► Even on Kickstarter, you didn’t start with the big one if I remember correctly. There were campaigns before that, right?
Yes, I tested out Kickstarter with two other projects before I did the big one.

► When you did those, did you get any negative feedback as you did with the one for Theatre Is Evil?
Not in the same way. But these campaigns were much more under the radar. With the very first Kickstarter I did I was producing somebody else’s record. That flew completely under the radar of the media. Anybody outside my fan base had no idea that I was doing it. And it was a very small Kickstarter. It raised under $10,000 and it was just for people who were excited about seeing me produce an instrumental pianist – very, very esoteric. (laughs) But it was fantastic for the artists, who then got to go and pay for studio time and the actual record and send it straight to interested people. And I learned how Kickstarter worked. So everybody won.

Theatre Is Evil cover
$1,192,793 … and they couldn’t even write the band name or the title on the cover. The regular album contains 15 songs. The Kickstarter version for $1 contained four more tracks, the Kickstarter Deluxe version (for pledging $5 or more) a total of 23 tracks.

► Then comes the Theatre Is Evil campaign in 2012, seeking to raise $100,000, and doing exactly that in the first day. Were you surprised by the extend of the negative feedback you got because of it?
I wasn’t totally surprised because there is a handful of people out there who dislike me, no matter what I do. But I was surprised by the negative backlash against the concept of crowd funding. I hadn’t anticipated that crowd funding was so widely misunderstood. All of a sudden, I found myself having to explain, over and over again, that crowd funding was a legitimate marketplace and exchange of money for goods, that it wasn’t charity, the way a lot of people seemed to think it was.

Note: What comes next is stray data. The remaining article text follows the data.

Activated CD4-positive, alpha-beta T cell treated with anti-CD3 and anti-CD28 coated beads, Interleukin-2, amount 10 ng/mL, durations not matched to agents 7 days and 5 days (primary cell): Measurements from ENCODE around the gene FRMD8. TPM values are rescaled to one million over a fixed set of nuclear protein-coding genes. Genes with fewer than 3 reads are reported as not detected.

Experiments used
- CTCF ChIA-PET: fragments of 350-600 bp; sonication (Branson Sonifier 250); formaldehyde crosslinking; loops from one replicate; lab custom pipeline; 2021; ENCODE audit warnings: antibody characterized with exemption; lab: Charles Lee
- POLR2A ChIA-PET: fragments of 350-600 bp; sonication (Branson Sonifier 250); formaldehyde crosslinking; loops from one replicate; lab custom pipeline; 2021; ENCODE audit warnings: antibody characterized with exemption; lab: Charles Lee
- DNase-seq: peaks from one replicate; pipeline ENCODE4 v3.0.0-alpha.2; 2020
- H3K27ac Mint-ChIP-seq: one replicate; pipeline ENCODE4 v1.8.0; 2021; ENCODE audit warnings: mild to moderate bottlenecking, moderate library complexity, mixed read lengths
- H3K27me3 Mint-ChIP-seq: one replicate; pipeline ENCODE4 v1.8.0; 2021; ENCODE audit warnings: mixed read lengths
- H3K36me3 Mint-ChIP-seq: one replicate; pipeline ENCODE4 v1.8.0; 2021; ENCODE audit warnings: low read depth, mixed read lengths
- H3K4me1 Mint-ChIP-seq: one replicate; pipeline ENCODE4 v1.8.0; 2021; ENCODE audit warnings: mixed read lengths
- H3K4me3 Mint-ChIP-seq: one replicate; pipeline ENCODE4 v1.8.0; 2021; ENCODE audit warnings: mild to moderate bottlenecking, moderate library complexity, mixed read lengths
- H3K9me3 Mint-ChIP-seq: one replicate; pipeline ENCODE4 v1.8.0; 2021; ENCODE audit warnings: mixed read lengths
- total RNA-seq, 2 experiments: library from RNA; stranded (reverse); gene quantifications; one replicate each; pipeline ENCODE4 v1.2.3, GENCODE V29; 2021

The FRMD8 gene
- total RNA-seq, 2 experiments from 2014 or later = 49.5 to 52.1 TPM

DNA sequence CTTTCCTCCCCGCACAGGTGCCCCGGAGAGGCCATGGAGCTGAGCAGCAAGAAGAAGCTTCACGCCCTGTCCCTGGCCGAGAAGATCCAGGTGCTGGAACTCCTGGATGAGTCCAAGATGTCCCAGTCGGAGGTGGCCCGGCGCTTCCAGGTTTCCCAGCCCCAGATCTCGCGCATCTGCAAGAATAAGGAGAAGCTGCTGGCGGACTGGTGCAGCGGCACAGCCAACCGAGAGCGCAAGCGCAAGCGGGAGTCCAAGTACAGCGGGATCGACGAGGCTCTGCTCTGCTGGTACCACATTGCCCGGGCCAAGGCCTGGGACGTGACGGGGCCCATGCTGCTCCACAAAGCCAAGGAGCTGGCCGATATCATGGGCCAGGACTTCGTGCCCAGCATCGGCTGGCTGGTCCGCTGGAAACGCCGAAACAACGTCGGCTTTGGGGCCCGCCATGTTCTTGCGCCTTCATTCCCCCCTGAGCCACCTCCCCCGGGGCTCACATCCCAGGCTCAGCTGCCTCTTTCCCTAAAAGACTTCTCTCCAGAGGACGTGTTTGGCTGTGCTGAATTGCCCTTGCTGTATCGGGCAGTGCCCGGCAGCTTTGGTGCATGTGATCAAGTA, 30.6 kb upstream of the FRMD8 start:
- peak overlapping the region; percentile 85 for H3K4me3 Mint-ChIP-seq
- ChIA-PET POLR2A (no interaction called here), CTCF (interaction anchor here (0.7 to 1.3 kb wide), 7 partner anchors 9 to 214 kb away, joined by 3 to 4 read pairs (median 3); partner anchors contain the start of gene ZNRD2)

► Back then, I myself wrote a piece, saying that a) in general, I’m happy for any artist who gets to realise their vision, b) it is none of my business what Amanda Palmer does with her own money or whether or not she is married to someone who might be able to fund that goal and c) as I am being asked for money, it still feels justified to ask “Is this a necessary campaign or would you have other ways of funding your idea?” In the gamut of feedback you received, where does this criticism lie?
Probably somewhere in the middle between the completely enthusiastic and the irrationally negative. I think a lot of the criticism in the beginning came from a lack of education on the topic or the concept. Of course the easiest response to that is always “If you don’t like crowd funding, just ignore it, don’t support it.” That is the very easy solution to the problem some people seem to have with it. In that sense, it is a lot like street performance. If someone is playing the violin in the street, you don’t have to give them money. You can just walk by. And with the non-physical presentation of crowd funding online, it is even easier to walk by, so to speak.

► My reasoning back then was that projects by well-known people, who might have other ways of raising the money, might take away the attention from those who don’t have other options, and that every dollar spent on an ‘unnecessary’ campaign is a dollar that can’t be spent on a ‘necessary’ campaign.